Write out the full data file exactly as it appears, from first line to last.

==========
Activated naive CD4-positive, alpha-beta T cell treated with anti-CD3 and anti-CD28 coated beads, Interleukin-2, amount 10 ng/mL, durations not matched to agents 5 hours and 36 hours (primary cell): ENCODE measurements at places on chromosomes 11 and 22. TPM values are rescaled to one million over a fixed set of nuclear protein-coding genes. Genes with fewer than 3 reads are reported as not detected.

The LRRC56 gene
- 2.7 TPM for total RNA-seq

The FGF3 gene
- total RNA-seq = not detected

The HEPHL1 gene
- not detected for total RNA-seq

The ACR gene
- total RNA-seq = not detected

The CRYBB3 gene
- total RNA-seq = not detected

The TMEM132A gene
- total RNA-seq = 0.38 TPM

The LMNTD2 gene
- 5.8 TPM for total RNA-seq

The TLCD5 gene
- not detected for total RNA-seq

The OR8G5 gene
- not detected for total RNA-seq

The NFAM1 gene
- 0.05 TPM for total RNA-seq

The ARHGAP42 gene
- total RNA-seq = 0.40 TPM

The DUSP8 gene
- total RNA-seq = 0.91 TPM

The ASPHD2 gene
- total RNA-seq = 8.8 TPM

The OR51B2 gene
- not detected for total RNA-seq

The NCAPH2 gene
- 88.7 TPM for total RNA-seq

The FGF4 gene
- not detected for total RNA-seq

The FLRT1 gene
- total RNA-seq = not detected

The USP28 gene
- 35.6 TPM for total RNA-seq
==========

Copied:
Activated naive CD4-positive, alpha-beta T cell treated with anti-CD3 and anti-CD28 coated beads, Interleukin-2, amount 10 ng/mL, durations not matched to agents 5 hours and 36 hours (primary cell): ENCODE measurements at places on chromosomes 11 and 22. TPM values are rescaled to one million over a fixed set of nuclear protein-coding genes. Genes with fewer than 3 reads are reported as not detected.

The LRRC56 gene
- 2.7 TPM for total RNA-seq

The FGF3 gene
- total RNA-seq = not detected

The HEPHL1 gene
- not detected for total RNA-seq

The ACR gene
- total RNA-seq = not detected

The CRYBB3 gene
- total RNA-seq = not detected

The TMEM132A gene
- total RNA-seq = 0.38 TPM

The LMNTD2 gene
- 5.8 TPM for total RNA-seq

The TLCD5 gene
- not detected for total RNA-seq

The OR8G5 gene
- not detected for total RNA-seq

The NFAM1 gene
- 0.05 TPM for total RNA-seq

The ARHGAP42 gene
- total RNA-seq = 0.40 TPM

The DUSP8 gene
- total RNA-seq = 0.91 TPM

The ASPHD2 gene
- total RNA-seq = 8.8 TPM

The OR51B2 gene
- not detected for total RNA-seq

The NCAPH2 gene
- 88.7 TPM for total RNA-seq

The FGF4 gene
- not detected for total RNA-seq

The FLRT1 gene
- total RNA-seq = not detected

The USP28 gene
- 35.6 TPM for total RNA-seq